Cigarette Smoke Makes MRSA Stronger
Stopping and controlling MRSA outbreaks is hard enough for hospitals and other healthcare facilities. That’s why it’s worth noting that new research finds cigarette smoke makes the bacterial strain more resistant to antibiotics.
MRSA, otherwise known as Methicillin-resistant Staphylococcus aureus, is a staph infection that is difficult to treat because it is resistant to a variety of antibiotics, according to the Centers For Disease Control and Prevention. Some strains of Staphylococcus aureus, such as MRSA, become more invasive and persistent when exposed to cigarette smoke, while others do not, The University of Bath in England announced in a press release regarding its findings.
Past studies have suggested cigarette smokers are at increased risk of infection. However, Bath University’s research is unique in that it found that cigarette smoke can change the DNA and characteristics of pathogenic microbes, too.
In a series of lab-based experiments the researchers from Bath, working with colleagues from other universities, exposed six reference strains of the most important ‘superbug’ Methicillin- Resistant S. aureus (MRSA) clones to cigarette smoke.
The strains were known to cause conditions ranging from skin infections to pneumonia and endocarditis and were chosen for their clinical relevance and genetic diversity. Although not all responded to cigarette smoke in the same way, some, including those known to cause invasive infections, showed increased resistance to the antibiotic rifampicin and increased invasiveness and persistence. Resistance to other antibiotics is also likely to be affected.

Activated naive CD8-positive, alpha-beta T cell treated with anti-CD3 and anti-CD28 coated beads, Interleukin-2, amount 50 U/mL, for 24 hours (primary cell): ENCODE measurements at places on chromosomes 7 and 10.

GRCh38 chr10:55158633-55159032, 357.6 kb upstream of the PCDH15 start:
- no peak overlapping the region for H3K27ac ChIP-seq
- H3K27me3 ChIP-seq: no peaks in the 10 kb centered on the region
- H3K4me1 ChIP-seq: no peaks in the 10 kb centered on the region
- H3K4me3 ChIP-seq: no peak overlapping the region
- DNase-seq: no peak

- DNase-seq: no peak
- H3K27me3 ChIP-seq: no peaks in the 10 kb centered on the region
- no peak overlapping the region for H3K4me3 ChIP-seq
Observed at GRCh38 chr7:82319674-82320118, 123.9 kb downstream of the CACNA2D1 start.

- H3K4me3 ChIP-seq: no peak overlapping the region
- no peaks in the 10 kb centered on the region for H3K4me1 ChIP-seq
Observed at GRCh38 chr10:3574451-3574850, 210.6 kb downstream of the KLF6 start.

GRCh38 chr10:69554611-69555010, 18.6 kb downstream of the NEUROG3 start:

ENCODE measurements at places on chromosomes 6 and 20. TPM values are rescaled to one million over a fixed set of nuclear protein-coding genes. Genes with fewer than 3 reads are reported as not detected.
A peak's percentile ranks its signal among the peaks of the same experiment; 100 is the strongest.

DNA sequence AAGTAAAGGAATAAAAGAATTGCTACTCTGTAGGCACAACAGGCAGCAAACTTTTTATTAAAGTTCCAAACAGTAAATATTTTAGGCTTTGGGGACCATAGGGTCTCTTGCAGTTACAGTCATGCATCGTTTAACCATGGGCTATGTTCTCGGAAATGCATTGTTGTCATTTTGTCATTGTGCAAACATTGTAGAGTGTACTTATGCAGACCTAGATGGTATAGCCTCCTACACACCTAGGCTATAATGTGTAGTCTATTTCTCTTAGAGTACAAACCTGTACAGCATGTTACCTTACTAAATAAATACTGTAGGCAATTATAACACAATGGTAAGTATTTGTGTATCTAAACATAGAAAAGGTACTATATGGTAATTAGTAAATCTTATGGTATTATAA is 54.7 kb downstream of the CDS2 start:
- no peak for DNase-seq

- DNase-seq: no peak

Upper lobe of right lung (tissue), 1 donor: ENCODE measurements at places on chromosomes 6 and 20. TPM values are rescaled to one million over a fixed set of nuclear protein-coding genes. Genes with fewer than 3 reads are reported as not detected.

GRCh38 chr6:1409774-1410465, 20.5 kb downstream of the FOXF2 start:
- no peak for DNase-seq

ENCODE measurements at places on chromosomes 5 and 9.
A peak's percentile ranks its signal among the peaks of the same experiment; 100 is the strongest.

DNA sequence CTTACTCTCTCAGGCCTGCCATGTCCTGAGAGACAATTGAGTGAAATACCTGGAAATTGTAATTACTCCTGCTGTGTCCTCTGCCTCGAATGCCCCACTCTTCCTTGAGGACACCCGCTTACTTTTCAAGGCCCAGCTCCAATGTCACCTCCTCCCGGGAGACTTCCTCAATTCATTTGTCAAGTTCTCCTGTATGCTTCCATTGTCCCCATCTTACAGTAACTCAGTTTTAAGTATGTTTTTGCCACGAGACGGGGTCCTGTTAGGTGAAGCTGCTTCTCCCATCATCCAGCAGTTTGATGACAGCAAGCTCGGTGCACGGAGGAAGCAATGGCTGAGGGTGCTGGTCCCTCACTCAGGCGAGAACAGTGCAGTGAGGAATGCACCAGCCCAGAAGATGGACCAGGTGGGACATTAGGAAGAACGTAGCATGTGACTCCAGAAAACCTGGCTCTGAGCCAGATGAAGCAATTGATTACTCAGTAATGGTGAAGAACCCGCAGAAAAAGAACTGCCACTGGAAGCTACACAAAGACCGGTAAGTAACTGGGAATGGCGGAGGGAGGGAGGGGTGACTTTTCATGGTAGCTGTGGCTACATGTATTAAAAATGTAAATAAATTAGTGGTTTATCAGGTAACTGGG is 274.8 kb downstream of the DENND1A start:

The study links these changes to the emergence of small colony cariants (SCVs) – hardy sub-populations that are adapted to harsh conditions. SCVs have been linked to chronic infections in smokers in previous research.
“We wanted to study S. aureus because it’s so common in humans and it can cause a range of diseases, so we wanted to see what happened when we exposed it to smoke,” says Dr. Maisem Laabei of the University of Bath’s Department of Biology & Biochemistry.
The university’s study is published in the journal Scientific Reports.
While MRSA is mostly an issue for healthcare, it can impact facilities in other industries. For example, MRSA was reported in several schools in Florida this past May, causing custodial staffs to clean and disinfect the schools according to CDC guidelines.
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